Opinion: R3GB prize money

 

With a £50k prize offered to the winning man and £15k for the winning woman, Shu Pillinger questions the short and long-term implications of unequal prize money at the R3GB...

Unequal prize money sends completely the wrong message to all participants and I'm extremely disappointed that a newcomer on the ultra-cycling scene has seen fit to reverse the trend of progress in promoting equality in our sport with one really ill-conceived notion of rewarding success on the basis of participation numbers.

In order to compete in this new race, a woman has to put in the same level of training, raise the same entry fee, take the same amount of time off work, rally the same number of friends to crew, pay the same expenses for a support vehicle and then race the same distance.

We, of the women’s ultra-cycling scene, know full well of ladies who could challenge the men for a top spot

Irrespective of the fact that our eager racer goes on to win her gender category, having no control over the number of competitors she has, the overriding implication of a £15k prize instead of the £50k offered to the winning man is that her effort and achievement is worth less.

So, what happens if a woman wins overall? We, of the women's ultra-cycling scene, know full well of ladies who could challenge the men for a top spot. Would the second place male finisher get over three times as much prize money as the first place female finisher?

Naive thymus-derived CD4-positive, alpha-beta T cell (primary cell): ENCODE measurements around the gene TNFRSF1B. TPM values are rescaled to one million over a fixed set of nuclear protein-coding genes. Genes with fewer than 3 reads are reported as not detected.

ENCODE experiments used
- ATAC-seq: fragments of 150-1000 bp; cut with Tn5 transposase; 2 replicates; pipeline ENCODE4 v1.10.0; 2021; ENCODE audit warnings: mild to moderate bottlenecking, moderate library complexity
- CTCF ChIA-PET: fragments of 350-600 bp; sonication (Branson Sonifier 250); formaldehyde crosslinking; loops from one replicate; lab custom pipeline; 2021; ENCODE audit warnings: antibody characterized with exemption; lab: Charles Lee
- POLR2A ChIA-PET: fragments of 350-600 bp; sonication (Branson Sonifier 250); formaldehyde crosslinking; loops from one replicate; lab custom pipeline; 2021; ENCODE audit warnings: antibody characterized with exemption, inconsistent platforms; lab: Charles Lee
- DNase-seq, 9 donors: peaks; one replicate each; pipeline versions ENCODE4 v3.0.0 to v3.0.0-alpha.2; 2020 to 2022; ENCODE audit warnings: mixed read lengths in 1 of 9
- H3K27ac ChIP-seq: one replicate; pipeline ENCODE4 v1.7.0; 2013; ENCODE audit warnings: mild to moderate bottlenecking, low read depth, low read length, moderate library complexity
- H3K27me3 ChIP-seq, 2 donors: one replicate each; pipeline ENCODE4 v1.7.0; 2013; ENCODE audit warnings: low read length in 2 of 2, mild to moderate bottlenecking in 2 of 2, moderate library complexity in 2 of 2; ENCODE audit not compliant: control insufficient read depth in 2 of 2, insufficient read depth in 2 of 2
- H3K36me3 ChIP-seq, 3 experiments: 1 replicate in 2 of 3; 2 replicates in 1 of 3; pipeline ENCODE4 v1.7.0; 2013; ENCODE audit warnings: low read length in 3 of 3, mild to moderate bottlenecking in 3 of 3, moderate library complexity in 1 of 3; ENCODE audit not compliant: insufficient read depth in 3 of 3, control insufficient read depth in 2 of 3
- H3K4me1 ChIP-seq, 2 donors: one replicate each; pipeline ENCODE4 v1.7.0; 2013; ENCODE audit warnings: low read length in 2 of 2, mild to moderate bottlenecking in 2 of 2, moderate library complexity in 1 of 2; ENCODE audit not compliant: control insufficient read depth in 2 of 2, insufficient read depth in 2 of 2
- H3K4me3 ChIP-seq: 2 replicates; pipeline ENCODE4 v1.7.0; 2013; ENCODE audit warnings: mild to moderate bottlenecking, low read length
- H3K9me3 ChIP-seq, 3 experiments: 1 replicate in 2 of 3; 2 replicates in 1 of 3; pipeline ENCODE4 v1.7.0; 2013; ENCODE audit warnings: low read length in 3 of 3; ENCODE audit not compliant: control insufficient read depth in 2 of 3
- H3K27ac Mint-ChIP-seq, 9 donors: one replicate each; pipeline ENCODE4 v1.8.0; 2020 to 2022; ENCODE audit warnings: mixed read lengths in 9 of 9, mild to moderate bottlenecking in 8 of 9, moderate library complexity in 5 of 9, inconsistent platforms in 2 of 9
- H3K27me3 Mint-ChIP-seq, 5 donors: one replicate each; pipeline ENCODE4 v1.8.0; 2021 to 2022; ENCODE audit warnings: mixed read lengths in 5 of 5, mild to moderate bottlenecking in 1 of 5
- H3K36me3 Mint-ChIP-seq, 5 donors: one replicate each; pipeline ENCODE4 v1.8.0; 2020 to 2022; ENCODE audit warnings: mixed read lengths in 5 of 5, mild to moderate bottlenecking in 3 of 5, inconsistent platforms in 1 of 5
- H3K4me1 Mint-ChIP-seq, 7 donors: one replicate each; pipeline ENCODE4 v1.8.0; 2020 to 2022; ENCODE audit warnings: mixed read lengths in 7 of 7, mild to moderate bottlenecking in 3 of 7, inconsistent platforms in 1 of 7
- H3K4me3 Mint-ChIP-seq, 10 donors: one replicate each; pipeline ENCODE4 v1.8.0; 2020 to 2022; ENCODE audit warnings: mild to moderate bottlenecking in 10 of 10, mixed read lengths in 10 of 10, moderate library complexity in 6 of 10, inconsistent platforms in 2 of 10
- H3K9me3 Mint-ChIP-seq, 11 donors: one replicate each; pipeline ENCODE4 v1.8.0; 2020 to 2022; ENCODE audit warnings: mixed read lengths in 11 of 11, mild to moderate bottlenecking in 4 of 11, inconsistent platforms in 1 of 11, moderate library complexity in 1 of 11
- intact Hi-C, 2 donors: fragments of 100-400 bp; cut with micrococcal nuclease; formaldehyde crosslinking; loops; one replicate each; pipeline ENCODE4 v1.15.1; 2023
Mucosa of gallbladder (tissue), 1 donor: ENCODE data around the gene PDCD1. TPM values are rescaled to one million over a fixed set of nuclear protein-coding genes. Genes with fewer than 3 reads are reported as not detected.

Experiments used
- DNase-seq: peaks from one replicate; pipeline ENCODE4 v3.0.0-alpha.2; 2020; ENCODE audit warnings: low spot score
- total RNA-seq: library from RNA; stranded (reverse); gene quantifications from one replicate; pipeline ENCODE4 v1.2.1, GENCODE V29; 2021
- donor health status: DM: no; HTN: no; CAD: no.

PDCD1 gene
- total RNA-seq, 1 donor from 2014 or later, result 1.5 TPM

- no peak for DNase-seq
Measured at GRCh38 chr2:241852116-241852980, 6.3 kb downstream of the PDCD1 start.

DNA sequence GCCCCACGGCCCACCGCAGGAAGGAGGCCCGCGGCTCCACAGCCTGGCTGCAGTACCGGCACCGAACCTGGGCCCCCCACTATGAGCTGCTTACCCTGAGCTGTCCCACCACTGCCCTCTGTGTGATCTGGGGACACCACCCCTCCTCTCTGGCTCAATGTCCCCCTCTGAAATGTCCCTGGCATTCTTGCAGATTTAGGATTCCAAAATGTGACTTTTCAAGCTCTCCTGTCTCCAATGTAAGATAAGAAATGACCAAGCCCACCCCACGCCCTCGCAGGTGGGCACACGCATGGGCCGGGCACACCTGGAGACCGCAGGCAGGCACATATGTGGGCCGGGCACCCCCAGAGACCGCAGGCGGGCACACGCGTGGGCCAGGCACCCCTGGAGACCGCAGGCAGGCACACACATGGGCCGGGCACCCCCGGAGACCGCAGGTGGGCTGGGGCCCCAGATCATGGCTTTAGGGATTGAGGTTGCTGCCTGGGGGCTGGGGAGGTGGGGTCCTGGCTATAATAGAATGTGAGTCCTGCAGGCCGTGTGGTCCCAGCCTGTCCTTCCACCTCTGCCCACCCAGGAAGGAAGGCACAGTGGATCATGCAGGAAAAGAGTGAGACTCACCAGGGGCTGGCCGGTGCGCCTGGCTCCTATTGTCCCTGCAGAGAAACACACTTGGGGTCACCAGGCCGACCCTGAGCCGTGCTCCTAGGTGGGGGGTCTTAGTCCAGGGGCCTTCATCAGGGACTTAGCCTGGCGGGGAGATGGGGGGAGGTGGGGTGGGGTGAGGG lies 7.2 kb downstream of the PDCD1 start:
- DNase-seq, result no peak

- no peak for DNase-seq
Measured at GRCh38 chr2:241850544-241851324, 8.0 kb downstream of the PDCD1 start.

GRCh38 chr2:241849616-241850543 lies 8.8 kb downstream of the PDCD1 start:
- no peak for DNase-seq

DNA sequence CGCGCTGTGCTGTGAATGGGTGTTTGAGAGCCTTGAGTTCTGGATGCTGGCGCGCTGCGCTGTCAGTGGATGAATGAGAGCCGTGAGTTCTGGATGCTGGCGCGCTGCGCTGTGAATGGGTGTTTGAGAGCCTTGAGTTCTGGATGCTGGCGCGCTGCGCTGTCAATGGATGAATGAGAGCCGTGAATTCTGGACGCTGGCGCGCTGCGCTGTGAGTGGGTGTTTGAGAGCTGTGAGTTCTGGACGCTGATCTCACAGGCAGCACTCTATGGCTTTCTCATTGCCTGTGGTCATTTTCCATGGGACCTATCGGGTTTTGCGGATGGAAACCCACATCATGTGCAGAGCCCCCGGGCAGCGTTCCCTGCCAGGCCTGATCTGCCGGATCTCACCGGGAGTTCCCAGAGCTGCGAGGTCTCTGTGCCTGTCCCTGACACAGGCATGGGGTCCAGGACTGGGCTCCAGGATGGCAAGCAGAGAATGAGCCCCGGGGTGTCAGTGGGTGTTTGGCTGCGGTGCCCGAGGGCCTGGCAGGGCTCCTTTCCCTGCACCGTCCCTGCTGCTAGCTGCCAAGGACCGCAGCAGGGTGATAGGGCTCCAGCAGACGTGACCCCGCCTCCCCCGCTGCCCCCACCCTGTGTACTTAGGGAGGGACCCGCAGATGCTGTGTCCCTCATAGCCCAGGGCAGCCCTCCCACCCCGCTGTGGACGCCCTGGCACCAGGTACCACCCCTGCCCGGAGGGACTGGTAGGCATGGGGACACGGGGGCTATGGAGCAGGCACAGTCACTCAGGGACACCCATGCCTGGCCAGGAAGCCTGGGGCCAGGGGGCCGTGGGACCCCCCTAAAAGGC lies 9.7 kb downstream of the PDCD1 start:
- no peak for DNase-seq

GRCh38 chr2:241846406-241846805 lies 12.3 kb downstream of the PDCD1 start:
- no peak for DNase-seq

It's well known that the longer the endurance race, the narrower the gap between men and women. Take a look at any of the big unsupported bike races where there were a flurry of female overall winners last year. A supported race such as the R3GB takes on another dimension. A crew can make or break a racer's chance of winning. It is not a given that the fastest finisher will be a man over this distance, terrain and the good old British weather.

Would the second place male finisher get over three times as much prize money as the first place female finisher?

I would urge the organisers to reconsider their position on this advertised prize money. The pitiful excuse of "150 men, 50 women, hopefully equal numbers in 2018" is doing nothing to encourage women to participate. Whose restrictions are these? What woman wants to be part of an openly chauvinistic, "we're letting you join in, but we don't think you'll challenge the men or deserve the same prize" attitude displayed by the sponsors and organisers of this race? Open it up to as many women as want to enter. Let's see.

Make the prize money equal and encourage women to make those brave steps to sign up. Let them have a competitive field. Let them compete on equal terms.


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